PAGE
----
P: I met with the founder in my interview. Everyone – no matter what position – can go in and talk to the executives – the founder, CEO — to talk about a question or a problem you’re having. So Spiceworks is big enough for plenty of opportunities, but at the same time small enough to walk into the CEO’s office. It’s a great thing.

C: When I was interviewing here –to be considered for the transition from intern to full-time– my interviews with one of the founders and the vice president of products really stood out. I especially liked the advice they gave me: “Don’t think of yourself as a Java programmer or a database person, etc. Think of yourself as a problem solver because that makes you open to new things.” The founder said that “college is for learning how to learn, don’t be afraid to make mistakes” –and this is what Professor Rixner has said as well!

My internship at Spiceworks taught me to become confident in the face of big projects and not feel overwhelmed. Even if at first glance, it’s something I’ve never done before and I have no idea how to do it, I know I will be able to figure it out. Spiceworks is a place where you can always have new experiences and continue to improve and grow.

Q: What’s the main difference between being an employee and a student?

P: You have to get used to a different schedule that isn’t just working at night. “Full-time” is an eight-hour grind during the day. Communication, too–you have to talk about why you chose to do a project this way, and talk with the product testers and other people.

C: Once again, ownership of the project. It’s not like in school where you can say “Oh, I didn’t do so well on that, but I’ll never touch it again so I can just let it go.”

Q: Do you have any advice for new CS majors?

C: DON’T overload yourself freshman year. I definitely overloaded both on classes and extracurriculars–there’s a lot of new stuff to try, but it doesn’t all have to be during freshman year when you’re still adjusting and transitioning to university life.

Also, this one is obvious: DON’T procrastinate. I didn’t actually follow through with this until my junior year when I started homework and projects pretty soon after they were assigned. Even though the classes were so much more difficult material-wise, I got much more sleep, did better in the classes, and felt much less stressed during my junior and senior years. It’s also extremely important to get a good partner for two-person projects – one that is willing to start on projects early and work on them together everyday.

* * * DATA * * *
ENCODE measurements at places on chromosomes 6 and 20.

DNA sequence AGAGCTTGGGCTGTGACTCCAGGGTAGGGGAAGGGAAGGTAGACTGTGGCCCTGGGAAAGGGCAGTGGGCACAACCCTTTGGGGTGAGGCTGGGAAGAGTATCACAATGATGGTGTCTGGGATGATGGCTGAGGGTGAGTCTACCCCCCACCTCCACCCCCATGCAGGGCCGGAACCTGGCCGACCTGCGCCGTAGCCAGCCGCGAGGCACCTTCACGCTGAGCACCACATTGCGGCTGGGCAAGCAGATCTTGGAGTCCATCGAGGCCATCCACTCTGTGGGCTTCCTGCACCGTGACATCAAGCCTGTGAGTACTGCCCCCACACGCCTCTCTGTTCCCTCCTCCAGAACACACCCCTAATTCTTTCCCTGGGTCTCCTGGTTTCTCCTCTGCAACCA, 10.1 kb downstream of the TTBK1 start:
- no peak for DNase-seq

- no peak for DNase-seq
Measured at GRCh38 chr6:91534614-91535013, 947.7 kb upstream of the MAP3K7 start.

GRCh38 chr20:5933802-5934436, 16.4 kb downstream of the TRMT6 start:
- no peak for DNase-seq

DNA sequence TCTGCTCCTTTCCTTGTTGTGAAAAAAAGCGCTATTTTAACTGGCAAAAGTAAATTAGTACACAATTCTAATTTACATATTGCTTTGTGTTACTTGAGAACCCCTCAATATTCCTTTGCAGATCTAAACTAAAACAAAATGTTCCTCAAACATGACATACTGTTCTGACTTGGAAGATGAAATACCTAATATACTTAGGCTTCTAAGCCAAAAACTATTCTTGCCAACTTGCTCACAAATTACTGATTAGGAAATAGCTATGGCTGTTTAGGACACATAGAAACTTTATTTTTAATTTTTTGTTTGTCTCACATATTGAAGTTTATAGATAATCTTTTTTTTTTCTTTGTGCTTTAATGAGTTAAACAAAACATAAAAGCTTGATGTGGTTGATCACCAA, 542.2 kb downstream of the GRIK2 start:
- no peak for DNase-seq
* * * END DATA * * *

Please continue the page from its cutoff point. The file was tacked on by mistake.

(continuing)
DO study abroad. It was one of my favorite semesters! You’ll go out of your comfort zone, grow as a person, learn more about yourself, and meet people from all over the world. It’s totally possible if you plan ahead. I went to an engineering school in South Korea and the CS classes I took there transferred in as my upper-level CS electives.

P: Find something to do outside CS, and not just clubs. Your interests and hobbies are important. Talking to people, communication, people skills – those are things you don’t necessarily get to hone in classes. When you become a full-time worker, you’ll have such a great foundation that it doesn’t matter if you don’t know a specific language, you’ll be able to pick it up quickly. So spend time doing other things that interest you.

Also, when you are working in the industry, sometimes you need solve a tech problem, but sometimes it’s working with sales or other teams –and that’s when those critical thinking skills are important. You need that other perspective, and the experience you get from other activities. In my time at Rice, I was active in my residential college and worked in Engineers without Borders. I didn’t breathe CS day and night. I wanted to have conversations that had nothing to do with technical stuff.